So today is the one year anniversary of Zachary's death.  For a year I have been trying to get something of Zachary's that Mr. Flower Child could use on one of the beautiful crosses he makes.  I wanted it to be a surprise so I couldn't just ask for something.  Finally, one of the ladies who helped take care of Zachary at school gave me a DVD that he used to love to listen to.  A Barney's Colorful World DVD.  I have been racking my brain trying to figure out how to incorporate a DVD with a cross.  A Barney DVD at that.  Then yesterday it hit me.  (Dear Lord, why can't you give me my ideas like a week ahead of time!)  I have been studying a lot of mixed media art videos, especially Christy Tomlinson - luv her work!  Instead of a cross, I could do a mixed media canvas and incorporate the DVD!  This is what I came up with:



I wanted the DVD to sparkle so first I covered it in some glass powder that I had, but it wasn't quite enough bling so then I covered it in diamond dust.  I like the way it turned out.  I wanted to still be able to see the DVD below, but a more sparkly and muted version.  Oh, and I put a cute little button in the center where the hole is.  I cut pieces of paper and added them to kind of make it look like a star burst.  then I doodled and painted over the starburst.


I tore the front off the DVD cover and then doodled and painted over it so that it didn't look like I had just torn and pasted it on there (which is exactly what I had done... hmm...  do you ever wonder about yourself sometimes?)


I found this rhinestone angel wing applique at Hobby Lobby.  At first I was worried it was a little too glitzy, but I think it works great with the diamond dust on the DVD.

I stamped some crosses on there because my friend loves crosses and also to add some texture.  Oh, and all of those book pages you see - well, they are pages from a little new testament bible that I found somewhere that was falling apart.


I added this rub-off on the side that says "singin' & dancin'" because once before when Zachary was very sick and looked like he wasn't going to pull through his mother and I talked about how she would feel if he went to live with Jesus.  She said that she would be soooooo happy for him because not only would he be going to live with our Lord, but he would finally be able to run and dance and sing!  Hopefully this will help her picture him singin' and dancin'!




Is it the most beautiful piece of art you've ever seen? Well, no, but hopefully it will be beautiful to her, and I'm hoping it will make her smile and let the memories color her world.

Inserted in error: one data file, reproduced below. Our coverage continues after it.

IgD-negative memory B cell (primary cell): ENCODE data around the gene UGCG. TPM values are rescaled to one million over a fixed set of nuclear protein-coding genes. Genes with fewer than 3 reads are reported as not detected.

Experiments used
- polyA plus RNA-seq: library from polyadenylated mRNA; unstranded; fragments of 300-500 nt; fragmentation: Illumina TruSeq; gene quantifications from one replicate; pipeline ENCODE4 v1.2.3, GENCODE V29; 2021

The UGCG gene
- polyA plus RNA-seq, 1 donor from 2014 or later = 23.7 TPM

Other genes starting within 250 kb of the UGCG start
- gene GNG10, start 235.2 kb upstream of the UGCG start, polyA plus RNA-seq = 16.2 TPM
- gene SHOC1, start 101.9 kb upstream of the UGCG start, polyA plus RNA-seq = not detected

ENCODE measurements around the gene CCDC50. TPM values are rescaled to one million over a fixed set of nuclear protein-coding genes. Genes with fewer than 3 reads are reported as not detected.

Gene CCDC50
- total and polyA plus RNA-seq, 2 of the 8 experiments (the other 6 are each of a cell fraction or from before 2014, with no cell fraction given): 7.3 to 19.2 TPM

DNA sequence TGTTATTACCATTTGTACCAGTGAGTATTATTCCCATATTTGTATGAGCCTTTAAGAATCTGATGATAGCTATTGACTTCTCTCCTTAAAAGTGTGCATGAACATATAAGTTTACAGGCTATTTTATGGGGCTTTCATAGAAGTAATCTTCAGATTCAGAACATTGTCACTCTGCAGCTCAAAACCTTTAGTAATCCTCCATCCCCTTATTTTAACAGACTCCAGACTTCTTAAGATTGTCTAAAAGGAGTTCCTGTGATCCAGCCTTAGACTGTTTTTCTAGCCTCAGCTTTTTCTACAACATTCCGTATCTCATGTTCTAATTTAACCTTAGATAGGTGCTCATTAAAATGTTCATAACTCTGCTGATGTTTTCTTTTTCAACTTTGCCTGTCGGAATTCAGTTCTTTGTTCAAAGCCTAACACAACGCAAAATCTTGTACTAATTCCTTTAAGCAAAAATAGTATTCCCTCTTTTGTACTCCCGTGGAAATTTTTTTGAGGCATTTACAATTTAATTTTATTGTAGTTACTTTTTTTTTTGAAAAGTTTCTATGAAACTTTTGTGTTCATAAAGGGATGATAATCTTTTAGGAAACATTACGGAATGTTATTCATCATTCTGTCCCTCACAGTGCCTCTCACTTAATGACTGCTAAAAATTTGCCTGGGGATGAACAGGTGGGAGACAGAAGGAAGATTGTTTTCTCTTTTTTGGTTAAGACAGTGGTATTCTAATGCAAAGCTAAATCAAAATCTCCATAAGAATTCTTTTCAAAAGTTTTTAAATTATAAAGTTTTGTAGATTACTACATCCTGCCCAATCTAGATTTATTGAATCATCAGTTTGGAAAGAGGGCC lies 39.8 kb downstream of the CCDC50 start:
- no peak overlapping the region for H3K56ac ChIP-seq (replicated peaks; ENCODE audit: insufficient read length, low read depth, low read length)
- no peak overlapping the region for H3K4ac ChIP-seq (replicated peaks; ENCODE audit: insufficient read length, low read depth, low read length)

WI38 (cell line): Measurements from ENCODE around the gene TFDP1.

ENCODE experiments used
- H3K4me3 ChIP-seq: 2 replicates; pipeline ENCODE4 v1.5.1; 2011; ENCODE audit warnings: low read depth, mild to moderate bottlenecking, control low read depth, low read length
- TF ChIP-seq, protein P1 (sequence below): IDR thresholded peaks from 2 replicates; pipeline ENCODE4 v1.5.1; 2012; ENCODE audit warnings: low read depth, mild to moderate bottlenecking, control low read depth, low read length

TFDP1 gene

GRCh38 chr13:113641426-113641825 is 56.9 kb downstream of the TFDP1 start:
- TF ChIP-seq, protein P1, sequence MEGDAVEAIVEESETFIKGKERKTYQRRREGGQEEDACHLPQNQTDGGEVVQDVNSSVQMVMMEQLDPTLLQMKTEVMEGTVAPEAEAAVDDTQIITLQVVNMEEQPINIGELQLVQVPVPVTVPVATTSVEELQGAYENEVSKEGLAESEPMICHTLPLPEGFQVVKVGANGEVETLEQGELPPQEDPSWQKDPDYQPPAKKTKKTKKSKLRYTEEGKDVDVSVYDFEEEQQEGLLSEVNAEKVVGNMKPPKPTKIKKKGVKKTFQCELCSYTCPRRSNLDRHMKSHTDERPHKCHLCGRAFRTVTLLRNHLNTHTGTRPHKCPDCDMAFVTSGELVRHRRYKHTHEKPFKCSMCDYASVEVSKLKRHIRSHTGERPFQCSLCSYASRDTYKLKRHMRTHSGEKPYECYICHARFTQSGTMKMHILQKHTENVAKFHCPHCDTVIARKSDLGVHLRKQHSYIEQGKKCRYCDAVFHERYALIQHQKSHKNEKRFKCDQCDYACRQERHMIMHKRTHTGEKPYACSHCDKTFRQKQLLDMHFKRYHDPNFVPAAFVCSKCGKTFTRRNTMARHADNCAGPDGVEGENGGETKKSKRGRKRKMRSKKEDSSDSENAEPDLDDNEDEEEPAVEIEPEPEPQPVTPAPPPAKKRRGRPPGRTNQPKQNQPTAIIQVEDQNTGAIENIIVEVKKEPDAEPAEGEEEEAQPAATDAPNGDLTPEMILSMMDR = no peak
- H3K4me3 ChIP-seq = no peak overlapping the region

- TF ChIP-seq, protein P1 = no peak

Peace-n-Luv!

Debbie


At the funeral a friend of the family read a poem that had been given to Zachary's mother shortly after he was born.  I'd love to share it with you:

WELCOME TO HOLLAND
by
Emily Perl Kingsley.
c1987 by Emily Perl Kingsley. All rights reserved
I am often asked to describe the experience of raising a child with a disability - to try to help people who have not shared that unique experience to understand it, to imagine how it would feel. It's like this......
When you're going to have a baby, it's like planning a fabulous vacation trip - to Italy. You buy a bunch of guide books and make your wonderful plans. The Coliseum. The Michelangelo David. The gondolas in Venice. You may learn some handy phrases in Italian. It's all very exciting.
After months of eager anticipation, the day finally arrives. You pack your bags and off you go. Several hours later, the plane lands. The stewardess comes in and says, "Welcome to Holland."
"Holland?!?" you say. "What do you mean Holland?? I signed up for Italy! I'm supposed to be in Italy. All my life I've dreamed of going to Italy."
But there's been a change in the flight plan. They've landed in Holland and there you must stay.
The important thing is that they haven't taken you to a horrible, disgusting, filthy place, full of pestilence, famine and disease. It's just a different place.
So you must go out and buy new guide books. And you must learn a whole new language. And you will meet a whole new group of people you would never have met.
It's just a different place. It's slower-paced than Italy, less flashy than Italy. But after you've been there for a while and you catch your breath, you look around.... and you begin to notice that Holland has windmills....and Holland has tulips. Holland even has Rembrandts.
But everyone you know is busy coming and going from Italy... and they're all bragging about what a wonderful time they had there. And for the rest of your life, you will say "Yes, that's where I was supposed to go. That's what I had planned."
And the pain of that will never, ever, ever, ever go away... because the loss of that dream is a very very significant loss.
But... if you spend your life mourning the fact that you didn't get to Italy, you may never be free to enjoy the very special, the very lovely things ... about Holland.